• What is the reason to place 'Whatever' solution name prefix into project names ? – Muflix May 1 at 13:31
  • Putting the solution name as part of the project namespace leads to a nice clean assembly reference: Whatever.Core.dll, instead of just Core.dll – RJB May 1 at 22:36
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I think you are extrapolating from rather old terminology of 'Data Layer' and 'Data Access Layer'

The implicit assumption of these terms is that you have some large database which your app runs off and you want to separate and abstract that from your applications or 'Business Layer'. You want to avoid polluting your 'should be available for all uses, past present and future, data' with your 'business logic of the day'

But you example cases are a bit more modern in their thinking, connecting to various 'Services' which provide random functionality to the caller.

The answer is that Your 'Business Layer' is still king. It should consume services, some of which are your traditional 'Data Access Layer' but the very fact that you abstract that layer means the Business layer doesn't know that that service is in the Data Layer.

It could be just some encapsulated in memory logic which is also part of your business layer, it could be an external third party or it could be a local file system.

  • That's probably why the onion architecture (per RJB's answer) or Domain Driven Design prefer to call the lowest layer an infrastructure rather than data layer. – kamilk Jul 7 '16 at 21:31
  • also we should really be talking about 'Data Layers' plural when we talk about this kind of service orientated architecture – Ewan Jul 8 '16 at 9:44
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Okay... a simple answer. When I'm building a project that has 'perpendicular' behavior (connecting to external systems, writing to log files, etc) I do it through a library and generally make the calls to it in the business layer. The business layer typically is where the action requiring external access is taking place, and by building the capability into a library I can reuse it in other projects. Libraries are Good. Keep your controllers in the business layer simple and push the weird stuff into libraries or else you'll get tripped up later.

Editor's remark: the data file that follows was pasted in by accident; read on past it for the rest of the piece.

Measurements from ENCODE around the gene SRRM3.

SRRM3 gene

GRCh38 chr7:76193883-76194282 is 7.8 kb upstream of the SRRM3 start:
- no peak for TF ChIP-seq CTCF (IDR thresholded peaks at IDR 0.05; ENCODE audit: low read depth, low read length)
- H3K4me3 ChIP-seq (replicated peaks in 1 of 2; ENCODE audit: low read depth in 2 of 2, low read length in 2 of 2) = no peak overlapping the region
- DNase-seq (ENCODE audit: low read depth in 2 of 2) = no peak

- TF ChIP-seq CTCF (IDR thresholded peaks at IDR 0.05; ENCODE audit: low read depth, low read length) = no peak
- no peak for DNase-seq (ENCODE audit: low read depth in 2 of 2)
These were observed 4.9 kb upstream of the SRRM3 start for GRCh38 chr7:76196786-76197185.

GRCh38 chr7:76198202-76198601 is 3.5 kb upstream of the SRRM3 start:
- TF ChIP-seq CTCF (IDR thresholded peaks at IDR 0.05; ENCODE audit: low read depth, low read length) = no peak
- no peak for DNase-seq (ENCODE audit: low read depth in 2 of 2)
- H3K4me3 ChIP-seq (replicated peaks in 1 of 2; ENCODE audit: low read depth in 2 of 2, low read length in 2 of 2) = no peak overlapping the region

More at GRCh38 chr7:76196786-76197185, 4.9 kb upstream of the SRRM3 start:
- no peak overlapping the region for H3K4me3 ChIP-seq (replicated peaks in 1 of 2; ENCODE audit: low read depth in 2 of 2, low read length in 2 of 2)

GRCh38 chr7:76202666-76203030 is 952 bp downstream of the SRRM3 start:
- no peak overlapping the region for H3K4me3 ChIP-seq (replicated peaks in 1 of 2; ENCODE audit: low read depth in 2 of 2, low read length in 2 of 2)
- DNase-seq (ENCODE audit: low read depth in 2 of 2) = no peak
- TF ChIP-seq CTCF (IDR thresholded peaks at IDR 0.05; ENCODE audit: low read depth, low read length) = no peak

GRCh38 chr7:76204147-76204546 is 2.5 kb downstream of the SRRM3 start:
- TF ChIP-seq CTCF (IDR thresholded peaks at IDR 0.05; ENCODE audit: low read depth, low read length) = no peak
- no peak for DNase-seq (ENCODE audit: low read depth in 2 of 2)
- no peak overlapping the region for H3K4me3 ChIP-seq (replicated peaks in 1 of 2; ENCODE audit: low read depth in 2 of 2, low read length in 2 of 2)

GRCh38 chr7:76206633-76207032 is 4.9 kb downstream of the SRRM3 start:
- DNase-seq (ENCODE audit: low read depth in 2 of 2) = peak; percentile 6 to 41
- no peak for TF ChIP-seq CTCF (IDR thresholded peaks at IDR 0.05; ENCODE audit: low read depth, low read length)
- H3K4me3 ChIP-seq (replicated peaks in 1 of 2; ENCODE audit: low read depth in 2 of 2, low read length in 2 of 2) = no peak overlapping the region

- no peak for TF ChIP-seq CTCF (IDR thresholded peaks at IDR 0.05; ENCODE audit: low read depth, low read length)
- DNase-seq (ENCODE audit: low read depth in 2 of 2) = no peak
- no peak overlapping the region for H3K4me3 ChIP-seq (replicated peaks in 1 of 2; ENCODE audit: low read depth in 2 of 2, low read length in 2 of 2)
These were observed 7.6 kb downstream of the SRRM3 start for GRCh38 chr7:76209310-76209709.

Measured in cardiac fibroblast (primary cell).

When I need to make something that's not-data-layer look like data-layer it's usually either a code smell indicating I really should to be putting the code in a library, or it's just something I'm hacking temporarily.

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Well there is no generic answer, for some it's a matter of opinion so i won't answer in a generic way but i'll take your points one by one. I'm answering considering that all of those will be designed as simple interface. Not implementation.

a web service that downloads a PDF of a SQL Server Reporting Services (SSRS) report.

This could be just part of a Util class called in business layer. Or if you consider a bit wider, it's about reading files, whether they're remote or not. It's just a data access IMO. Only the true (not test :)) implementation will make it remote.

a library that sends email via SMTP or connects to a Microsoft Exchange mailbox and downloads messages in a folder structure

So it's about read or write in a mailbox ? What is the difference with a read/write to a database ? The answer is the implementation. So raw reading /Writing is just data access. Of course parsing the file to generate some data or choosing what to put in the file to sent belong to the business layer.

And since you have both SMTP/Micrisoft exchange, you would have 2 different implementations. Business will say which one he wants to use.

direct interactions with the file system, such as writing to a log file, using built-in programming language functionality

Again this is about storage, still reading/writing data access. In my case i have FileService that can save any file to the system and returns a FileInfo objects stored in database, so object can be linked to the file.